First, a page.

The queue for check in is long and moves very slowly. As I look around I notice there a lot of females travelling alone. An hour and a half later it’s my turn to check in and then it’s time to head to the departure gate. I buy an American Marie Claire and read an article about how being on the Pill can lead you to choosing the wrong ‘mate’ as attraction is really about smell and a subconscious chemistry which the pill can distort. Maybe this is why the divorce rate is so high in modern life. Women come off the pill and suddenly neither they nor their partner smells right any more.
On the flight I’m sat beside a mother and daughter. They pull a blanket over themselves and I see a familiar face staring at me upside down. I ask the mother if it’s Robert Pattinson and she smiles and nods. I show her my MP3 cover. This time on the plane the TV screens are universal, in the middle of the aisles, so we all have to watch the same films. They show 3 back to back and I watch them all so get zero sleep. When at Jane’s we’d watched Trains, Planes and Automobiles when Steve Martin was fresh faced. He appears in one of the in-flight films looking very strange, plastic surgery strange, I am sure...His face has a stretched, plastic look about it now.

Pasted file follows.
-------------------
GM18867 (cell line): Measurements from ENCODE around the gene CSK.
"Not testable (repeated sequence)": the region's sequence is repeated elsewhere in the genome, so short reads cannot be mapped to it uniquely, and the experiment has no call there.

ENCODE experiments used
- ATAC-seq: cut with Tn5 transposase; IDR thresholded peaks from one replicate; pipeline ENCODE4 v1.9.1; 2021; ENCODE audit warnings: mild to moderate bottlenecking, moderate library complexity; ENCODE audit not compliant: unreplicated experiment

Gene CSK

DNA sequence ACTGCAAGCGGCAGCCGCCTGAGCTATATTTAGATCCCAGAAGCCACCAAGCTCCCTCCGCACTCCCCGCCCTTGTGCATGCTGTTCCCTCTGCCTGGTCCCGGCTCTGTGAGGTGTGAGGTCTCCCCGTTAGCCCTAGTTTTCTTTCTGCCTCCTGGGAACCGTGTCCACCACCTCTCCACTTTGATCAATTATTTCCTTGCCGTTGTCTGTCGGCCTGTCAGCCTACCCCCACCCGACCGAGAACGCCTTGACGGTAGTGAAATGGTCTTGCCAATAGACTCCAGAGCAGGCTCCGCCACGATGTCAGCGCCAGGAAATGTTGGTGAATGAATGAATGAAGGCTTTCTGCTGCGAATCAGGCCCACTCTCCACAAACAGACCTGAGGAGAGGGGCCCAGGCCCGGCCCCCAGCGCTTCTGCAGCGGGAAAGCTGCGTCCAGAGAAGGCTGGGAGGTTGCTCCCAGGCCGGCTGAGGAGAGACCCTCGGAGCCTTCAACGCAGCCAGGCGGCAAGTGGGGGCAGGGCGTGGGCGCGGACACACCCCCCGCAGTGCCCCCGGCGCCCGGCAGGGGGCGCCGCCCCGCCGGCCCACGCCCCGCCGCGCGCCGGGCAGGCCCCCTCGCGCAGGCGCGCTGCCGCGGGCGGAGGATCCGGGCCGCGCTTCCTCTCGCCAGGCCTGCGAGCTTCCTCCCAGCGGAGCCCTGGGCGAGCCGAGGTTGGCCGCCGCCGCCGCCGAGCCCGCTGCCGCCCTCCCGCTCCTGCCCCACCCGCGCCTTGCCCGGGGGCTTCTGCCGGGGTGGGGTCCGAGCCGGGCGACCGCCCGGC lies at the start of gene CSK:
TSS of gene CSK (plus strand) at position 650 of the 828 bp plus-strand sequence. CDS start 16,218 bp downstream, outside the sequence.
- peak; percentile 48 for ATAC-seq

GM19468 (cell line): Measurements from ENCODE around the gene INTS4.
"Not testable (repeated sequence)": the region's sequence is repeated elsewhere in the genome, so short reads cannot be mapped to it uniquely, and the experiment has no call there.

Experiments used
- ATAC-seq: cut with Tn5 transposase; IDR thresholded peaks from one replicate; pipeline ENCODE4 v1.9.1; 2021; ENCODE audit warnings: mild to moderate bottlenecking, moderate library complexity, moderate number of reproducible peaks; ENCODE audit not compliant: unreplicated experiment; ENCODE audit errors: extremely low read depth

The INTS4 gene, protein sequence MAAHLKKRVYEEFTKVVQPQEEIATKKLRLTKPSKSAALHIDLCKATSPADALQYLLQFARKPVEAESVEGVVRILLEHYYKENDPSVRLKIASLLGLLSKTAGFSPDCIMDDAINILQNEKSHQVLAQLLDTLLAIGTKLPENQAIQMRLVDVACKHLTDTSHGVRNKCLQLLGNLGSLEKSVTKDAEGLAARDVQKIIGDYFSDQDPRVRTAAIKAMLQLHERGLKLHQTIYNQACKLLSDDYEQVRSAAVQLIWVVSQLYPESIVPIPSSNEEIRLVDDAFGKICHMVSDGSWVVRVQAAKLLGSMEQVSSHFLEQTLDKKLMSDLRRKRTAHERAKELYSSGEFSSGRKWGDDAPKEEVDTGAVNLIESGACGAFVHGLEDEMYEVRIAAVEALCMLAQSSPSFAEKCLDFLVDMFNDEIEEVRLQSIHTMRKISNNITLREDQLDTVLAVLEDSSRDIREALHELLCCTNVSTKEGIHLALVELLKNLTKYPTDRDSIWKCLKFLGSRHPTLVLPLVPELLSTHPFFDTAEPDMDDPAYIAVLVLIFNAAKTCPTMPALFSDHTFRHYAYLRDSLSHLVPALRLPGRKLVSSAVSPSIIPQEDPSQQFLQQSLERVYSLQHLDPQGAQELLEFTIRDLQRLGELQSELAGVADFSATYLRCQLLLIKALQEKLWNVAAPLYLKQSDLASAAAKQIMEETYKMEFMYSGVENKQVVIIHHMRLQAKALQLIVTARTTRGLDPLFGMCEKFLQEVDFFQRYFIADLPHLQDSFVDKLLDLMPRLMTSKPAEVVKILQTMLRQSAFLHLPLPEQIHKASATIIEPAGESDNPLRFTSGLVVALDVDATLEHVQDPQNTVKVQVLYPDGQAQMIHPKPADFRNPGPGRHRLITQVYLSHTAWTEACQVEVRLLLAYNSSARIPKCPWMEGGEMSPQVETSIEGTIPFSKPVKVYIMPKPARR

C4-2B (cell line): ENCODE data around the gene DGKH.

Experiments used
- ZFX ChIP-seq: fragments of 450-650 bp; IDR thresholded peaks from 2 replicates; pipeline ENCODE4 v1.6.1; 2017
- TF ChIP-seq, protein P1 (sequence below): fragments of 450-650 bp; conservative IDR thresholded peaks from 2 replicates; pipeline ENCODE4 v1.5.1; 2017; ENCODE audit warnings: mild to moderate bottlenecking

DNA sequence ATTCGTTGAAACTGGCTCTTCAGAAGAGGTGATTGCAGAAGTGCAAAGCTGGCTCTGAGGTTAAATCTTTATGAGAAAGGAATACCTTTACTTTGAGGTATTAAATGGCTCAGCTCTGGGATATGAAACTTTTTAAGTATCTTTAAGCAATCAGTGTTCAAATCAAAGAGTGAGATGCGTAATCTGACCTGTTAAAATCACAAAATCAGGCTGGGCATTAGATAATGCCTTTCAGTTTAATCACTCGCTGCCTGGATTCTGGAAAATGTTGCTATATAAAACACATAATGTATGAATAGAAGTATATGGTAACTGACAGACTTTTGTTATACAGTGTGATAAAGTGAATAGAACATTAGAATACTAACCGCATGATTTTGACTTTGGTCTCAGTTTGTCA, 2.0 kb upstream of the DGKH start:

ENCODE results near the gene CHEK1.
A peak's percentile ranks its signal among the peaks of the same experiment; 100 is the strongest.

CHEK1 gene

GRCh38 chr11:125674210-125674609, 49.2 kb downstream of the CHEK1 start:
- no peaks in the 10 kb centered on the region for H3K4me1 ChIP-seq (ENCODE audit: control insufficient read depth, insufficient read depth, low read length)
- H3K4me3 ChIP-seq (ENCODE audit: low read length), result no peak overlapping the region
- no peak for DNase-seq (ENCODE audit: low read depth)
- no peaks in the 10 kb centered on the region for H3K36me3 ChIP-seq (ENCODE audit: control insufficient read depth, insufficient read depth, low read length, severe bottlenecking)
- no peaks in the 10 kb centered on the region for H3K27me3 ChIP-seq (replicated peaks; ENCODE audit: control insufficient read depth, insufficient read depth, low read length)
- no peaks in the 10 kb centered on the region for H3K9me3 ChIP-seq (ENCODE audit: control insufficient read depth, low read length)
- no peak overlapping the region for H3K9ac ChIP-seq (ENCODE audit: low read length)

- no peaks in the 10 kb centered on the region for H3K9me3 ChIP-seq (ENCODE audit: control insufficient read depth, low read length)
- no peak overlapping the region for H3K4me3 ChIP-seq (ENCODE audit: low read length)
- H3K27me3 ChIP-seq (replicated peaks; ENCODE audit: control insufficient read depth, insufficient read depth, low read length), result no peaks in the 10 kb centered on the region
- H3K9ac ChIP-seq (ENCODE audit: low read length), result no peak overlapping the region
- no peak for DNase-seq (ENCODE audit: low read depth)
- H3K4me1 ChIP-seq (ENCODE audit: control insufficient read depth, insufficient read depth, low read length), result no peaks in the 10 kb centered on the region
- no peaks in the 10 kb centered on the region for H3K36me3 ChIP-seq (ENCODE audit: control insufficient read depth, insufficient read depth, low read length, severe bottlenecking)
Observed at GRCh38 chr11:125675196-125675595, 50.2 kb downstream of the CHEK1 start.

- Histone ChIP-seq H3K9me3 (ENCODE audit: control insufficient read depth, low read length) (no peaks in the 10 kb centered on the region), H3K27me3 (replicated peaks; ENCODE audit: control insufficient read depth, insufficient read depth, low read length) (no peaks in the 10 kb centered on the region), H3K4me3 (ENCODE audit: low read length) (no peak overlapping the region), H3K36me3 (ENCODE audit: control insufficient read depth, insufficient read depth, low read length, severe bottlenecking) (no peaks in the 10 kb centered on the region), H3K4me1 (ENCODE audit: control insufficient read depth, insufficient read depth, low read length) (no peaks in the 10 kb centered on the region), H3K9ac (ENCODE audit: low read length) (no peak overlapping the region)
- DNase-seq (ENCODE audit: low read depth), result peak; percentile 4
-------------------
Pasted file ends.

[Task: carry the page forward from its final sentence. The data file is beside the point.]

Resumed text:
There are two men across the aisle from me who are plane nerds, taking photos of the planes on the runway and one of them tells one of the air cabin crew all about this plane, when it was built and other important facts. He’s wearing a Thomas Cook t-shirt, which would be cool and witty if his name was Thomas Cook but somehow I don’t think this is the case.
We touchdown at Manchester airport at 3am Vancouver time, 11am UK time. I head to the toilets beside the baggage carousel and am surprised to see a man coming out one of the cubicles zipping up his jeans. He’s even more surprised to see me and a look of panic fills his eyes as he looks around and sees other women standing at the sink. “Uh, wrong place.” He mumbles on his dash out.
I get my case back and then head through the airport and get a lift up to the walkway which takes me to the train station. The heat hits me as I head through the walkway and it feels strange. This is the first holiday in a long time that I’m arriving home to hot weather. But I’m not home yet...still another 4 hour train journey to get through...